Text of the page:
Women’s movements in India

KALPANA MEHTA

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I write this as I complete thirty years as part of the women’s movement, a journey which has been both enriching and frustrating at the same time, but one which has been an integral part of my existence. Autonomous, as opposed to party affiliated, women’s organizations started making an appearance following the International Women’s Year in 1975. This was also the time that party affiliated organizations like All India Democratic Women’s Association (CPM), an All India Mahilla Dakshata Samiti (Janata Dal), came into being. Existing organizations like the All India Women’s Conference, National Federation of Indian Women too were stirring into action. Autonomy from political parties produced organizations of all shades, including the liberal, which situated women’s emancipation within existing society as well as those who did not wish to be limited just by socialism.

The cutting edge of this movement was provided by a socialist feminist stream which redefined and extended the very definition of politics with its slogan of ‘personal is political’ and situated itself in a struggle against capitalist patriarchy. The family was brought into the public arena with issues of dowry, female foeticide, wife battering, incest and the rights of women in the society as well as within the family without losing sight of the goal of a society free of exploitation and discrimination.

In a society such as ours where survival itself is an issue for 80% of the women who live on the border of or below the poverty line, it is difficult for the liberal feminists to provide leadership to the women’s movement. While the organized left struggles for equality, its base comprises of male comrades, and by and large it is not easy for it to take up issues of women’s rights if they adversely affect the interests of its active male membership. Trade unions have time and again compromised the interests of women workers when such a conflict has arisen. A recent example is the bill on sexual harassment at the workplace. The left expressed its doubts claiming that this would be used to harass union leaders with false complaints. How ironic that today the Left Front government is supporting national and foreign capital over the rights of the peasants and even theoretically justifying it.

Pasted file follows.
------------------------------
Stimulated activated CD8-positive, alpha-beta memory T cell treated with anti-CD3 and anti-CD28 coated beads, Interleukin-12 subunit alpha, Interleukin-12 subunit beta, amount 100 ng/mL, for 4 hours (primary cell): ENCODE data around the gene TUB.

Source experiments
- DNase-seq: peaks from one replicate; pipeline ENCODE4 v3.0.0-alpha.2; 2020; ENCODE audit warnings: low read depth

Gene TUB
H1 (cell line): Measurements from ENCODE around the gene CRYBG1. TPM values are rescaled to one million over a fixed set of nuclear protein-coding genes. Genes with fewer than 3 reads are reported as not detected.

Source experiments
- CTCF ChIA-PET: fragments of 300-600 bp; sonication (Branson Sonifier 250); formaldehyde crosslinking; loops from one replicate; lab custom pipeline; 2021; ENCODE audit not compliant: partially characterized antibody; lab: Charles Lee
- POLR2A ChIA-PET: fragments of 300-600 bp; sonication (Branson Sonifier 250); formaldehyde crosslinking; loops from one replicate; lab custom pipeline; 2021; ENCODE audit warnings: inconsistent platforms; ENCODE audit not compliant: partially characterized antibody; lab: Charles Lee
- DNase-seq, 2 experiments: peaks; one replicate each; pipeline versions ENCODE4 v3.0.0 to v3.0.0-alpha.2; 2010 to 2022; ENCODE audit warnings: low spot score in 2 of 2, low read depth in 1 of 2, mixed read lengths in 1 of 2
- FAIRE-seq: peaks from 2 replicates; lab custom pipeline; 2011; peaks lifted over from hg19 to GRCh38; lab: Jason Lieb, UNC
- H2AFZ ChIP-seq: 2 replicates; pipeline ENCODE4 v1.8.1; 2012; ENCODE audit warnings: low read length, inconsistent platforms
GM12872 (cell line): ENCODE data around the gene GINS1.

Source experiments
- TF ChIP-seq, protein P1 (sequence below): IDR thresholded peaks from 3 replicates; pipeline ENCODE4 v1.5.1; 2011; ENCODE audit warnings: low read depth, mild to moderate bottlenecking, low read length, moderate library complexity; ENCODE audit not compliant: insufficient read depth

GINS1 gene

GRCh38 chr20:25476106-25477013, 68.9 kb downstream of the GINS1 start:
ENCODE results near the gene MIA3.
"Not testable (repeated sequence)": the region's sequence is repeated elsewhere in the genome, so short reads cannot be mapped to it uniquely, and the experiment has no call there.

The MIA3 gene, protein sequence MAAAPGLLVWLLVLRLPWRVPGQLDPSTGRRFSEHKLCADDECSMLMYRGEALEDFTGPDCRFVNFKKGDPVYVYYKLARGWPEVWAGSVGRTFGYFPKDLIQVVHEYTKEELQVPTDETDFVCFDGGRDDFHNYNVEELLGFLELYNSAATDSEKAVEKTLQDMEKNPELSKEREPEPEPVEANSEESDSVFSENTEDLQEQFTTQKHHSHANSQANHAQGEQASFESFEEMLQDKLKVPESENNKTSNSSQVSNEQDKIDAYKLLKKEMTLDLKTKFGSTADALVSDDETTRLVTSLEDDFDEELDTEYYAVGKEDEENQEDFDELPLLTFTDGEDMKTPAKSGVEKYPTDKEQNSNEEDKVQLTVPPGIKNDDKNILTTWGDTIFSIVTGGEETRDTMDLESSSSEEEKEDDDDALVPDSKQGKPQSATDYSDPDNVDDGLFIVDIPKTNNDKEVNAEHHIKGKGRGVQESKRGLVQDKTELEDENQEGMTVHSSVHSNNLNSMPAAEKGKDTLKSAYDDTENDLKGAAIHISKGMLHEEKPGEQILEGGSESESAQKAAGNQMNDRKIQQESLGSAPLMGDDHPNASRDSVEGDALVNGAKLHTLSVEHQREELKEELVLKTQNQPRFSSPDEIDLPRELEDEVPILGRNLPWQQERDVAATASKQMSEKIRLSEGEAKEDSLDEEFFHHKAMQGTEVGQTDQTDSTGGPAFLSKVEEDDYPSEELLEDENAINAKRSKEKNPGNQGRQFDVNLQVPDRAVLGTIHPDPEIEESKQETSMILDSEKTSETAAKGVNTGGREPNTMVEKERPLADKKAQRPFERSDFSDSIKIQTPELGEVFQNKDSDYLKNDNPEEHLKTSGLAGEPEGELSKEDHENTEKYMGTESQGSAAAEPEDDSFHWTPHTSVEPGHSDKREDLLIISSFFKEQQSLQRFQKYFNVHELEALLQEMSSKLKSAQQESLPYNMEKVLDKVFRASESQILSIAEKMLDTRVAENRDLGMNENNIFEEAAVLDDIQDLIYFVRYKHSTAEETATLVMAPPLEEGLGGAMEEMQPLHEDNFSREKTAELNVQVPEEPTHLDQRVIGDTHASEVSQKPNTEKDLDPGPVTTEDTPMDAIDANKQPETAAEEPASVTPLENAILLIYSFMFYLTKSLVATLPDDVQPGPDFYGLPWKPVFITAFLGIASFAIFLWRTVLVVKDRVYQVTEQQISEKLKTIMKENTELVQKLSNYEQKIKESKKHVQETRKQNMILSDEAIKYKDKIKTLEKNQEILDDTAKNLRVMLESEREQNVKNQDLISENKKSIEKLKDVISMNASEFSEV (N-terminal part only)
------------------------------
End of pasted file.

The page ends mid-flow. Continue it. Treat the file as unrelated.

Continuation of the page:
The situation has changed tremendously since the 1970s. The society has been fragmented and Hindu fundamentalism is on the rise. Economic disparities have widened. The state has withdrawn its services in the public distribution system (PDS) and the social sector. Vast spaces have been privatized and the public sector is gradually being sold off. Opposition of the affected people is being tackled brutally and most states have curtailed civil liberties by enactment of laws overtly and through the use of private armies. Through special economic zones (SEZ) vast spaces are being usurped where the sovereignty of the country and the rights of its citizens are being compromised to serve the interests of domestic and foreign capital.

 

The Bhopal gas tragedy and the carnage against the Sikh community following the assassination of Indira Gandhi are two instances where I remember our organization stepping out of the strictly women-centred issues to intervene in a broader arena while focusing on crimes against women and the impact of the gas leak on the reproductive health of women. The situation gradually worsened through the eighties when communalism started dictating the agenda for women’s rights as Muslim fundamentalists acted to deny Muslim women the right to maintenance, the Akalis encouraged Sikh widows to marry their husband’s younger brother, and the Hindu revivalists wanted to glorify Sati and communalize the long standing demand of the women’s movement to bring an end to discrimination in family laws.

We had barely emerged out of this when moves towards privatization, deregulation and the new economic policies, the Dunkel draft, structural adjustment with an attendant shrinking of the social sector confronted us. An onslaught of hazardous contraceptives and coercive population control roughly made the scene complete. It was clear that the new economic policies were leaving the dispossessed to their own devices and that women were going to be the worst sufferers in this process. All these changes were being reflected in the work of the women’s movement also.